Shift, though, is completely obvious. Yes, you can shoot straight with a wider lens and crop the section you want with correct perspective without shifting, or shoot tilted and then adjust perspective in post, but it's also useful to just get it right in camera. Adjusting in post-processing affects the resolution of the adjusted area, and could be a problem in some cases. Using a wider lens assumes you've *got* a wider lens; I certainly found cases where my 24mm shift wasn't wide enough, so I see the interest in a wider shift lens.

I have the Canon 24mm T/S lens, and I have often wanted a wider version. Very nice, and not a bad price considering everything.

Some of my favorite photos come from using the 24 T/S tilted to minimize focus and isolate the subject in candid people photography. It's hard to nail the focus with a big tilt dialed in, but when you do, it's capable of some great effects.

One or two items like that can be the deciding factor for whether to get into Canon or Nikon. I no longer do enough commercial work to say it matters to me to get me to buy into Canon right now, but if I did, I might "tilt" back to Canon. (pardon awful unpardonable pun)

Wide angle is where I am happiest, I shoot with a 24 most when I use 35mm, and this lens would be absolutely killer in enough of my kind of work to pay for itself in a reasonable time.

I'm glad to see the signs of a real war brewing up between Nikon and Canon. For too long, Nikon seemed asleep at the wheel - they just handed a decade or two to Canon. Nikon re-awoke with their last two full frame DSLRs. My guess is that this is Canon fighting back - and with a real weapon, something that no-one else, anywhere offers in the 35mm world.

I think for me the shift would be the big deal here, the ability to control framing independently from perspective. It looks like a great lens!

Cool looking? Not half, as the Brits say. Oh mama.

The price is not that bad, I think. I just got a 85mm 1.2 at a similar price.

I suspect that the 17mm lens is a way to give useful wide T/S lens to crop sensor photographers. At an effective 27mm it's easily the widest lens of the sort you can put on one of those babies. That said, Canon made a great decision to make this a full frame lens. It's win-win.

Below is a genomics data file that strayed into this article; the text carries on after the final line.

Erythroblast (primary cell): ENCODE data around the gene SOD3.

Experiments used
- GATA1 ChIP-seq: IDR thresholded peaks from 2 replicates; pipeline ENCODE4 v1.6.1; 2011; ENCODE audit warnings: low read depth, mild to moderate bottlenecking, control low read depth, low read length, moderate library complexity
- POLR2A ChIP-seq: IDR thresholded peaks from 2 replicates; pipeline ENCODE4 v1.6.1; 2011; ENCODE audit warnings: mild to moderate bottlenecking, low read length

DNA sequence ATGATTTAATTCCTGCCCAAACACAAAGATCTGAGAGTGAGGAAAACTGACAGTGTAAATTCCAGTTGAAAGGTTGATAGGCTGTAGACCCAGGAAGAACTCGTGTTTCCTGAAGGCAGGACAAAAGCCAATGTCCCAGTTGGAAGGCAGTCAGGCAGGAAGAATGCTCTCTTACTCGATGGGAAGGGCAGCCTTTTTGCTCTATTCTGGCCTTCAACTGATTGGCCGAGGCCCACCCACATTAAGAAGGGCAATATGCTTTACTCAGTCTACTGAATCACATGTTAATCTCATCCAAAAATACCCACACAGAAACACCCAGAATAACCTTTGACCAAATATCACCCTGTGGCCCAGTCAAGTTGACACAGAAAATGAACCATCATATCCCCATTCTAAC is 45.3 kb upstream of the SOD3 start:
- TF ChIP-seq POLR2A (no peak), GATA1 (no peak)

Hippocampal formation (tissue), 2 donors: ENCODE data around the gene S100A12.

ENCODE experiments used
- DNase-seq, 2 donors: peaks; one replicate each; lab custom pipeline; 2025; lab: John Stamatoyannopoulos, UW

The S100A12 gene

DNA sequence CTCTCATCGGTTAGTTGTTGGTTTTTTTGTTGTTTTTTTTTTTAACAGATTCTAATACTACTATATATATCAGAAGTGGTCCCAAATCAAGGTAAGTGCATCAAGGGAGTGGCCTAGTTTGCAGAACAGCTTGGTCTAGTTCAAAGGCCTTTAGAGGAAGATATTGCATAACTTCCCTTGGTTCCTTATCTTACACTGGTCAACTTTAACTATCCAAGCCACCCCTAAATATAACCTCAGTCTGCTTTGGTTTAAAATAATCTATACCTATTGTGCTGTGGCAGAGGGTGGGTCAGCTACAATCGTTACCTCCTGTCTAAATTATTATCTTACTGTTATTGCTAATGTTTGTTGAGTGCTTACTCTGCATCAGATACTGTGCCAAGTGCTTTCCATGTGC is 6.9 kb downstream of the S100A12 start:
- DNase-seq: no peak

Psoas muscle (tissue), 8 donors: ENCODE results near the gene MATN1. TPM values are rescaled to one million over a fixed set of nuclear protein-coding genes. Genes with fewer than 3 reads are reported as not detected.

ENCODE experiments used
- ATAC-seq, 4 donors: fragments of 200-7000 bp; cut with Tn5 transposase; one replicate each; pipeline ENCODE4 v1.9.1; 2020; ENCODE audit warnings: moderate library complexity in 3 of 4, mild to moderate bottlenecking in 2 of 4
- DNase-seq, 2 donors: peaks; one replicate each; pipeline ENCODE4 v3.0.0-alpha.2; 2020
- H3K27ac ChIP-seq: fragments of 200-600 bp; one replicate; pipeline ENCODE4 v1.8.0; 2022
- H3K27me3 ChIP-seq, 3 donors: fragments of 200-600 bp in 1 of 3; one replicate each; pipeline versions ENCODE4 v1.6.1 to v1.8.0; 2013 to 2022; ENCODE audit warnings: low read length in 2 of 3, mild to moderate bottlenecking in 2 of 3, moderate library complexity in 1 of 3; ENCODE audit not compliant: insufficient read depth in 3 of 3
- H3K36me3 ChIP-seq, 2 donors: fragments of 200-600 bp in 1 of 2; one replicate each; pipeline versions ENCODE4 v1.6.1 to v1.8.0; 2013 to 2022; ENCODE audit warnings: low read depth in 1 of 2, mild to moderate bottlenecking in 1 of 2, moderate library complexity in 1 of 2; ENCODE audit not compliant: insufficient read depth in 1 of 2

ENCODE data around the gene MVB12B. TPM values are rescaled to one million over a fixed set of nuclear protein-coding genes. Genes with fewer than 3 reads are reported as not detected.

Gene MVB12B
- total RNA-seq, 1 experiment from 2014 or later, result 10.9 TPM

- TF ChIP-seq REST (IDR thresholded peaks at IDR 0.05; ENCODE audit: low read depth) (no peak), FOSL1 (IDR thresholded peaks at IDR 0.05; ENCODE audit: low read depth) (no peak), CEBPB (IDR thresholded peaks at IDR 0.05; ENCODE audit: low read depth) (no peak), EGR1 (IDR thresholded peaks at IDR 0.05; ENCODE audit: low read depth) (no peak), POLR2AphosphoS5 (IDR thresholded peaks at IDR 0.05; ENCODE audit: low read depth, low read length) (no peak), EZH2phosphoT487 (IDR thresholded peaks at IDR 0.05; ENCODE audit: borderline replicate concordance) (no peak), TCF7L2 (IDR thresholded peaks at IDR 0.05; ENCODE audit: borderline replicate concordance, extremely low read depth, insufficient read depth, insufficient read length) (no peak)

As a long term view camera user, this makes my mouth water. It's not quite like a 47mm Schneider on a 4x5, but getting damn close!

While the Canon 45 and 90MM TS-e are great lenses, the current Canon 24MM TS-E is notoriously soft at shift. The Nikon PC-Es are all tack sharp. The question I have to ask as an architectural photographer is how often would I have a need for this super wide tilt and shift snow globe? Tilt? on a 17mm, to what end? To throw the background out of focus?

Dear DKrzywonos,

A lens like this makes a lot of sense if you think about why someone would buy an s/t lens at all. First off, shift/tilt makes more sense on a wide-angle lens than on a longer lens, because the further you can back up from your subject, the less often you have to drastically tilt the camera to get the subject in the field of view. Converging verticals, and the like, are just less of a problem with a telephoto lens than a wide-angle lens. And the closer in that you have to work and the wider the field of field that you need, the more severe the problem.

The biggest value of shift is not that it includes the subject in the field of view, it's that you can reposition the subject in the field of view without having to tilt the camera and introduce perspective distortions.

So why, then, do you need tilt? First, because sometimes you can't avoid tilting the camera somewhat, and then being able to tilt the lens lets you bring the plane of focus back into an appropriate place for the subject.

Second, the depth of field in practice is nowhere is great as you'd imagine. A lens like this is only needed by people who are demanding super-critical sharpness. Otherwise, as Mike pointed out, you can get much the same effect in Photoshop, at the loss of some resolution.

I would bet that this lens is sharpest at an aperture no smaller than f/5.6. It might even be sharpest wide open. That limits your depth of field if you want peak sharpness.

In addition, normal depth of field equations don't apply to this kind of situation. Most fussy professionals will figure they have about half the depth of field that the standard equations tell you. Run some numbers through your spreadsheet, and you'll be surprised how little depth of field that is, especially working in close quarters. Being able to maximize your depth of field without having to stop the lens down unnecessarily is valuable.

Even for landscape work, this kind of a lens has its place. Anyone who's done landscape work with extreme wide-angle lenses knows about the problem of the fuzzy foreground. Unless you include huge amounts of sky (sometimes you do), the lower edge of the frame gets awfully close to your feet! Even though the subject matter there may not be important, it's distracting when 80% of the photograph looks tack-sharp and that strip of foreground at the bottom turns into mush. Again, shifts and tilts to your rescue.


~ pax \ Ctein
[ Please excuse any word-salad. MacSpeech in training! ]